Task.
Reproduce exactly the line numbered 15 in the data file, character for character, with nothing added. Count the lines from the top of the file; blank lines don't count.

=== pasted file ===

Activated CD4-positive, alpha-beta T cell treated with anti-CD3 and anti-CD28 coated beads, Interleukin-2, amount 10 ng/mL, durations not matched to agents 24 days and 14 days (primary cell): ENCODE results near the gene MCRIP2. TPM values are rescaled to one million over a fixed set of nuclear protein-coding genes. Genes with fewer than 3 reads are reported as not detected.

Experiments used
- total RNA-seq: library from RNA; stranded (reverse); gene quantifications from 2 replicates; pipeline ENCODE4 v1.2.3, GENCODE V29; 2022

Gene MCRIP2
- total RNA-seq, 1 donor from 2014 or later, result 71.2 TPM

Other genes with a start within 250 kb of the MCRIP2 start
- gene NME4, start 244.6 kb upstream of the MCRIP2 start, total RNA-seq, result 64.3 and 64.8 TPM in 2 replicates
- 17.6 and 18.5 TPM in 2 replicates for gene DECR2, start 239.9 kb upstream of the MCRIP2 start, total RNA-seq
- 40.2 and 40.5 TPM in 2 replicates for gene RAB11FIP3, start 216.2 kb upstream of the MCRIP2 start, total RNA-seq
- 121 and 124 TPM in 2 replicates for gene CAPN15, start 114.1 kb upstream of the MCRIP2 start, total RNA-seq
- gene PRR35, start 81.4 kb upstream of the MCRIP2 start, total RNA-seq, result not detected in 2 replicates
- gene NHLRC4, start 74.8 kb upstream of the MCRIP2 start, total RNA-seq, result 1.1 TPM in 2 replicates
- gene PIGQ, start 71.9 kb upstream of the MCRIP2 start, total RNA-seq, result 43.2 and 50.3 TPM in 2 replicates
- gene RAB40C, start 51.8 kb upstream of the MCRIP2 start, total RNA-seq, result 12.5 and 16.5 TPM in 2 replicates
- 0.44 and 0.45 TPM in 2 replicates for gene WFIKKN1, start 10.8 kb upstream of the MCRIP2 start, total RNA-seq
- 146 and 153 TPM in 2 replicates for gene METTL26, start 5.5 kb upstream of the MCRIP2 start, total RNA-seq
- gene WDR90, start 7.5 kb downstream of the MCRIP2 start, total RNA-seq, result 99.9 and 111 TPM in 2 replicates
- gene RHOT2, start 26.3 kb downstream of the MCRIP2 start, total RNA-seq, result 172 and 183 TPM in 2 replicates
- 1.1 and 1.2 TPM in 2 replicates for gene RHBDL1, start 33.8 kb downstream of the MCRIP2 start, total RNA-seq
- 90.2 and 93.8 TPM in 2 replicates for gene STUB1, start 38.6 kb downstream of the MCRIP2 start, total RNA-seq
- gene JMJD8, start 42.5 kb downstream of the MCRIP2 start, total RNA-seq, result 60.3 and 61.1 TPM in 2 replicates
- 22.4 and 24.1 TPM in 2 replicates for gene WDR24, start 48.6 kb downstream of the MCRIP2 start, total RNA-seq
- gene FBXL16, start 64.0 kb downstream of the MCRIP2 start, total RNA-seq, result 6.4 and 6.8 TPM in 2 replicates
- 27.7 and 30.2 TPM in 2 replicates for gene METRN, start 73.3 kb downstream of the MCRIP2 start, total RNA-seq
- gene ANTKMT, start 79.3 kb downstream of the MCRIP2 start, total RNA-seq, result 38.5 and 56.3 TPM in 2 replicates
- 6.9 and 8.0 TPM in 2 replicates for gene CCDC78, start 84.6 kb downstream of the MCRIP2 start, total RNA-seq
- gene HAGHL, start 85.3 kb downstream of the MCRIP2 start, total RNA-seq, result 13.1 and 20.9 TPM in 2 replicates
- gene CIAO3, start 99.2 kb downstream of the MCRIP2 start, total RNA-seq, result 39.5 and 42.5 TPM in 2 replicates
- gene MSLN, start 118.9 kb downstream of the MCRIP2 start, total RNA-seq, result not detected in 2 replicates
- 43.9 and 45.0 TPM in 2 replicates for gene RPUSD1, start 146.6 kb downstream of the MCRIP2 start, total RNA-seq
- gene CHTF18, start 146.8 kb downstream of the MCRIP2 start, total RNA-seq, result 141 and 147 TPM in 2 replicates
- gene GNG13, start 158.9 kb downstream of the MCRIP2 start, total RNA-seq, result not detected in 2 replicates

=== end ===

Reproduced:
- 0.44 and 0.45 TPM in 2 replicates for gene WFIKKN1, start 10.8 kb upstream of the MCRIP2 start, total RNA-seq